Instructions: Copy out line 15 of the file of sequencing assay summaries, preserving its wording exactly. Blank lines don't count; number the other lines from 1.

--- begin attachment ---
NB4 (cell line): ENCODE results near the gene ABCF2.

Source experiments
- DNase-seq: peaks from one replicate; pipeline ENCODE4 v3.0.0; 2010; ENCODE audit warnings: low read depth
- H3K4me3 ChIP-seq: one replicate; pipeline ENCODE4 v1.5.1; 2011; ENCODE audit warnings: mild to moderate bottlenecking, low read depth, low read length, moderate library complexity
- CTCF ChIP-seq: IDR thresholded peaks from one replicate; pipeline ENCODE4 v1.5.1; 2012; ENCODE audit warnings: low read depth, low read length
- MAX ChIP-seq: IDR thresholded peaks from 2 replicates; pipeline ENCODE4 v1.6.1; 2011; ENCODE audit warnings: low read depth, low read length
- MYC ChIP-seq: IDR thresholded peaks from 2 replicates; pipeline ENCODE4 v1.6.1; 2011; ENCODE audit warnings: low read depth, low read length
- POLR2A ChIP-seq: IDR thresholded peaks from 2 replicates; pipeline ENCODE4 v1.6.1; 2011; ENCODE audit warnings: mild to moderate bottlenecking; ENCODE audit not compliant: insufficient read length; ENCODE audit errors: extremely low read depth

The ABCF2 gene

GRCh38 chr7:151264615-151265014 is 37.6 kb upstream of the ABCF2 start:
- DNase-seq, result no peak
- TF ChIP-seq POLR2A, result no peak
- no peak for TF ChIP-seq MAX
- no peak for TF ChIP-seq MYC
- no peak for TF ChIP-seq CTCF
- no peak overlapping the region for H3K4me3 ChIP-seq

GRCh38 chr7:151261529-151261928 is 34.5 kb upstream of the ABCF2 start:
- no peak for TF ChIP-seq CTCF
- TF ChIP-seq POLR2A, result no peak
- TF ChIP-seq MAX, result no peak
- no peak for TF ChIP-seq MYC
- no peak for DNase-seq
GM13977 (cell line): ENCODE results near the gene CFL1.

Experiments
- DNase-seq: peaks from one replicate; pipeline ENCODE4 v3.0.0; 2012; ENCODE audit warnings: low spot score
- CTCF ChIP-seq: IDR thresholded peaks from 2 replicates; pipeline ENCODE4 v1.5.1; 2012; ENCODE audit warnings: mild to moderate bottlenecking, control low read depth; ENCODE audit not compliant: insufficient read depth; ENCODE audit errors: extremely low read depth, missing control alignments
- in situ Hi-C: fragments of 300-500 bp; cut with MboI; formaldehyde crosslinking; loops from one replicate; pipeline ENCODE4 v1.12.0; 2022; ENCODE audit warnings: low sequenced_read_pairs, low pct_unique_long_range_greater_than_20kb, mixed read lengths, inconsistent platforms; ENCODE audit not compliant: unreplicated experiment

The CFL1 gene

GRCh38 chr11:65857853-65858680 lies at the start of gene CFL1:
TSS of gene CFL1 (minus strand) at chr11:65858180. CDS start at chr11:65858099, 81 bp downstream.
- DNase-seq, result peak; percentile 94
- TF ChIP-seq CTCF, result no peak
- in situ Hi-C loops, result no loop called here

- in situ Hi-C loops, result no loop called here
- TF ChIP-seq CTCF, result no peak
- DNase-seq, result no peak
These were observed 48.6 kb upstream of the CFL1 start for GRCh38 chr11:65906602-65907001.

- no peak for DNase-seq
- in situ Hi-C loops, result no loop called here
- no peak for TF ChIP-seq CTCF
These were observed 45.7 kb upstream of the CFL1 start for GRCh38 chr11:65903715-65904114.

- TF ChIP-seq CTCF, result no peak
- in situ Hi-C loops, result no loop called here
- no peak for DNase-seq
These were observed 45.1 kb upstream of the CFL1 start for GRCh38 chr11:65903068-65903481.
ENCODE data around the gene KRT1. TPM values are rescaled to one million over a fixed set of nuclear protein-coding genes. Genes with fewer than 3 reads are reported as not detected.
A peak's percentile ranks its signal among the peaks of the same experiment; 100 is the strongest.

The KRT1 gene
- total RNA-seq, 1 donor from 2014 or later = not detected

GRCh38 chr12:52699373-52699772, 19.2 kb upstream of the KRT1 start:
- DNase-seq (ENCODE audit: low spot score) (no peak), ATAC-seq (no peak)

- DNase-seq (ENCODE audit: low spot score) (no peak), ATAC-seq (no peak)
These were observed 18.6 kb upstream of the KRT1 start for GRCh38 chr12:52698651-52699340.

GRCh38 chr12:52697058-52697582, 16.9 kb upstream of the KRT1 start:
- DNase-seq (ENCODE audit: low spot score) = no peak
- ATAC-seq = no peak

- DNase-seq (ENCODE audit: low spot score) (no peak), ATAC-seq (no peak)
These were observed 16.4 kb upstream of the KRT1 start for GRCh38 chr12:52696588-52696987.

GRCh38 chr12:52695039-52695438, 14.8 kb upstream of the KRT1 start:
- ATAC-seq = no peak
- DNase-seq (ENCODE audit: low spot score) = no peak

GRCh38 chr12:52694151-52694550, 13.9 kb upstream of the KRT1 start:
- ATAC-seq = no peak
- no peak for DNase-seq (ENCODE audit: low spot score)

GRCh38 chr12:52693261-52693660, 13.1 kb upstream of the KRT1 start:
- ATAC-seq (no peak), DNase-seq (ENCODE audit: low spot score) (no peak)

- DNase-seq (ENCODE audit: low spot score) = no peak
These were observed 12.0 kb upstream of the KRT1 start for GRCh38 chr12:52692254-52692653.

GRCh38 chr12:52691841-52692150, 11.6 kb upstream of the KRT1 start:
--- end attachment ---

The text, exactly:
- no peak for TF ChIP-seq CTCF